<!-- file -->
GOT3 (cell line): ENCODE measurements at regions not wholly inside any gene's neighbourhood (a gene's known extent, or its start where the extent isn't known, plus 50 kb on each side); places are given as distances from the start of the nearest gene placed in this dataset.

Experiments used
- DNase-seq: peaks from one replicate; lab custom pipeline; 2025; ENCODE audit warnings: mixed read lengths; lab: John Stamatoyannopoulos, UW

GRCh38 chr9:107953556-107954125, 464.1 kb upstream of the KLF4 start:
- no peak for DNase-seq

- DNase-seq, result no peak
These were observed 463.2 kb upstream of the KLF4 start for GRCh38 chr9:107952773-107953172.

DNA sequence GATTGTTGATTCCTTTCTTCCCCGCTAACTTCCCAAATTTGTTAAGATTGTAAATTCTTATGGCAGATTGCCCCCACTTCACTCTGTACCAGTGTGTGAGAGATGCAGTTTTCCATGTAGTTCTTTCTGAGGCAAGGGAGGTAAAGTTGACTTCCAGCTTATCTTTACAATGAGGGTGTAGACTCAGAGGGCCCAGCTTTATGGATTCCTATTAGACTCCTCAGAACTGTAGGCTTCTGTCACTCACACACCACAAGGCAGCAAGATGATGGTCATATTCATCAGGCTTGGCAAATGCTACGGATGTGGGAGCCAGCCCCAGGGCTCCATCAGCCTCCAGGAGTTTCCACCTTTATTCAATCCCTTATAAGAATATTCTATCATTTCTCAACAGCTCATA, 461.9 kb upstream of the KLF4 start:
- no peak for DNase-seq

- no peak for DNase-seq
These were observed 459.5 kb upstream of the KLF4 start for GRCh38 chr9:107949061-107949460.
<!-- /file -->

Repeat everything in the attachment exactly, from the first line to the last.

GOT3 (cell line): ENCODE measurements at regions not wholly inside any gene's neighbourhood (a gene's known extent, or its start where the extent isn't known, plus 50 kb on each side); places are given as distances from the start of the nearest gene placed in this dataset.

Experiments used
- DNase-seq: peaks from one replicate; lab custom pipeline; 2025; ENCODE audit warnings: mixed read lengths; lab: John Stamatoyannopoulos, UW

GRCh38 chr9:107953556-107954125, 464.1 kb upstream of the KLF4 start:
- no peak for DNase-seq

- DNase-seq, result no peak
These were observed 463.2 kb upstream of the KLF4 start for GRCh38 chr9:107952773-107953172.

DNA sequence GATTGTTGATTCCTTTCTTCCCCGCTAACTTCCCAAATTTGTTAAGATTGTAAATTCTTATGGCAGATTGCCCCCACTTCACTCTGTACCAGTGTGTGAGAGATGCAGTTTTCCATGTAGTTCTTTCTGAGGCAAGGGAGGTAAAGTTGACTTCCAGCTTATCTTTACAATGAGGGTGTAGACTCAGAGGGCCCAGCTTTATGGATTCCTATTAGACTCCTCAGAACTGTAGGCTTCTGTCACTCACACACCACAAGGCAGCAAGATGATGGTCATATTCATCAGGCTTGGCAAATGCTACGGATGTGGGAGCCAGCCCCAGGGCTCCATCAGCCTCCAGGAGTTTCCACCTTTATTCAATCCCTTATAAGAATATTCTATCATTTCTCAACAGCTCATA, 461.9 kb upstream of the KLF4 start:
- no peak for DNase-seq

- no peak for DNase-seq
These were observed 459.5 kb upstream of the KLF4 start for GRCh38 chr9:107949061-107949460.